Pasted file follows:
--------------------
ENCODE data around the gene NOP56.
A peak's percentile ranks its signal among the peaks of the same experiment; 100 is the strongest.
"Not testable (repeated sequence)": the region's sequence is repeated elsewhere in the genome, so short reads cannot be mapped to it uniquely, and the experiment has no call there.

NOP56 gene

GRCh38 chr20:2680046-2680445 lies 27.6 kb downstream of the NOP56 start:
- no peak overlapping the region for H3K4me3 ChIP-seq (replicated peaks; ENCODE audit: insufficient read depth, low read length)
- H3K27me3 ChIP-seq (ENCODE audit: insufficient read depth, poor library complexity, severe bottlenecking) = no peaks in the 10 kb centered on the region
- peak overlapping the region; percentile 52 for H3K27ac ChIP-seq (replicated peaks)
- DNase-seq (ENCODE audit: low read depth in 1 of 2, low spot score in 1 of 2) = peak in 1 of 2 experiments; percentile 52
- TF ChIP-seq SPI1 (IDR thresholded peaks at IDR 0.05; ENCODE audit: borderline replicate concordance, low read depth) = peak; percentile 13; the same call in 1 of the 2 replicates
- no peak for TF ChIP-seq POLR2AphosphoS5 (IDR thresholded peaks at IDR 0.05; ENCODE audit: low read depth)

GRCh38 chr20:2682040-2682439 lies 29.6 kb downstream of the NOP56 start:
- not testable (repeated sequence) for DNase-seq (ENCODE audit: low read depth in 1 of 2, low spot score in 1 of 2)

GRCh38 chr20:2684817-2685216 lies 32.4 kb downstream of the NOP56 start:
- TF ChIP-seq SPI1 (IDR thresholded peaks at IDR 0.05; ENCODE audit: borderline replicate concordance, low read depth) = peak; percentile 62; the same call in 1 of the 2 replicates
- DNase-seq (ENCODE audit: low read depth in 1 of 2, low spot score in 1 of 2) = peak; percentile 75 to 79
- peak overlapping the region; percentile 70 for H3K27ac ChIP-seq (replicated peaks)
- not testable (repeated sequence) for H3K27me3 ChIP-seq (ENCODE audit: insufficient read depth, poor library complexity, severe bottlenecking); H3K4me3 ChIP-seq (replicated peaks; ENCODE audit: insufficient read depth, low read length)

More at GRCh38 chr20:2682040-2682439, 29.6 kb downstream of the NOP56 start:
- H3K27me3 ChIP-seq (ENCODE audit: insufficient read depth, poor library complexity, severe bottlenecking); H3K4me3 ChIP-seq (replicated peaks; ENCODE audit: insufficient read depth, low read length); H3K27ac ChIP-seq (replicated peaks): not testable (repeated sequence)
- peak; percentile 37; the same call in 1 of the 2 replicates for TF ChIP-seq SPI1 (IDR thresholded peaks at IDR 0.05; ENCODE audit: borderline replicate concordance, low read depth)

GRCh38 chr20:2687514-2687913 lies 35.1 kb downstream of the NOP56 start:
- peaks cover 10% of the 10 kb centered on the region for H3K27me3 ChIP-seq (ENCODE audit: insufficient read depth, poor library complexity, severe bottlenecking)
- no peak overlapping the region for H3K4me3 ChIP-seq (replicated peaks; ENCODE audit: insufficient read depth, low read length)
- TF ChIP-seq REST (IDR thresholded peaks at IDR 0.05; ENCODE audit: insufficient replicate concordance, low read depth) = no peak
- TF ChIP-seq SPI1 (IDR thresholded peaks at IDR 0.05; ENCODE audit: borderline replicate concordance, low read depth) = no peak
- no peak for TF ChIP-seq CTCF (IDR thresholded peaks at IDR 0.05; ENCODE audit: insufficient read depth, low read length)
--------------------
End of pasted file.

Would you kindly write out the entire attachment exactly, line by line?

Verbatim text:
ENCODE data around the gene NOP56.
A peak's percentile ranks its signal among the peaks of the same experiment; 100 is the strongest.
"Not testable (repeated sequence)": the region's sequence is repeated elsewhere in the genome, so short reads cannot be mapped to it uniquely, and the experiment has no call there.

NOP56 gene

GRCh38 chr20:2680046-2680445 lies 27.6 kb downstream of the NOP56 start:
- no peak overlapping the region for H3K4me3 ChIP-seq (replicated peaks; ENCODE audit: insufficient read depth, low read length)
- H3K27me3 ChIP-seq (ENCODE audit: insufficient read depth, poor library complexity, severe bottlenecking) = no peaks in the 10 kb centered on the region
- peak overlapping the region; percentile 52 for H3K27ac ChIP-seq (replicated peaks)
- DNase-seq (ENCODE audit: low read depth in 1 of 2, low spot score in 1 of 2) = peak in 1 of 2 experiments; percentile 52
- TF ChIP-seq SPI1 (IDR thresholded peaks at IDR 0.05; ENCODE audit: borderline replicate concordance, low read depth) = peak; percentile 13; the same call in 1 of the 2 replicates
- no peak for TF ChIP-seq POLR2AphosphoS5 (IDR thresholded peaks at IDR 0.05; ENCODE audit: low read depth)

GRCh38 chr20:2682040-2682439 lies 29.6 kb downstream of the NOP56 start:
- not testable (repeated sequence) for DNase-seq (ENCODE audit: low read depth in 1 of 2, low spot score in 1 of 2)

GRCh38 chr20:2684817-2685216 lies 32.4 kb downstream of the NOP56 start:
- TF ChIP-seq SPI1 (IDR thresholded peaks at IDR 0.05; ENCODE audit: borderline replicate concordance, low read depth) = peak; percentile 62; the same call in 1 of the 2 replicates
- DNase-seq (ENCODE audit: low read depth in 1 of 2, low spot score in 1 of 2) = peak; percentile 75 to 79
- peak overlapping the region; percentile 70 for H3K27ac ChIP-seq (replicated peaks)
- not testable (repeated sequence) for H3K27me3 ChIP-seq (ENCODE audit: insufficient read depth, poor library complexity, severe bottlenecking); H3K4me3 ChIP-seq (replicated peaks; ENCODE audit: insufficient read depth, low read length)

More at GRCh38 chr20:2682040-2682439, 29.6 kb downstream of the NOP56 start:
- H3K27me3 ChIP-seq (ENCODE audit: insufficient read depth, poor library complexity, severe bottlenecking); H3K4me3 ChIP-seq (replicated peaks; ENCODE audit: insufficient read depth, low read length); H3K27ac ChIP-seq (replicated peaks): not testable (repeated sequence)
- peak; percentile 37; the same call in 1 of the 2 replicates for TF ChIP-seq SPI1 (IDR thresholded peaks at IDR 0.05; ENCODE audit: borderline replicate concordance, low read depth)

GRCh38 chr20:2687514-2687913 lies 35.1 kb downstream of the NOP56 start:
- peaks cover 10% of the 10 kb centered on the region for H3K27me3 ChIP-seq (ENCODE audit: insufficient read depth, poor library complexity, severe bottlenecking)
- no peak overlapping the region for H3K4me3 ChIP-seq (replicated peaks; ENCODE audit: insufficient read depth, low read length)
- TF ChIP-seq REST (IDR thresholded peaks at IDR 0.05; ENCODE audit: insufficient replicate concordance, low read depth) = no peak
- TF ChIP-seq SPI1 (IDR thresholded peaks at IDR 0.05; ENCODE audit: borderline replicate concordance, low read depth) = no peak
- no peak for TF ChIP-seq CTCF (IDR thresholded peaks at IDR 0.05; ENCODE audit: insufficient read depth, low read length)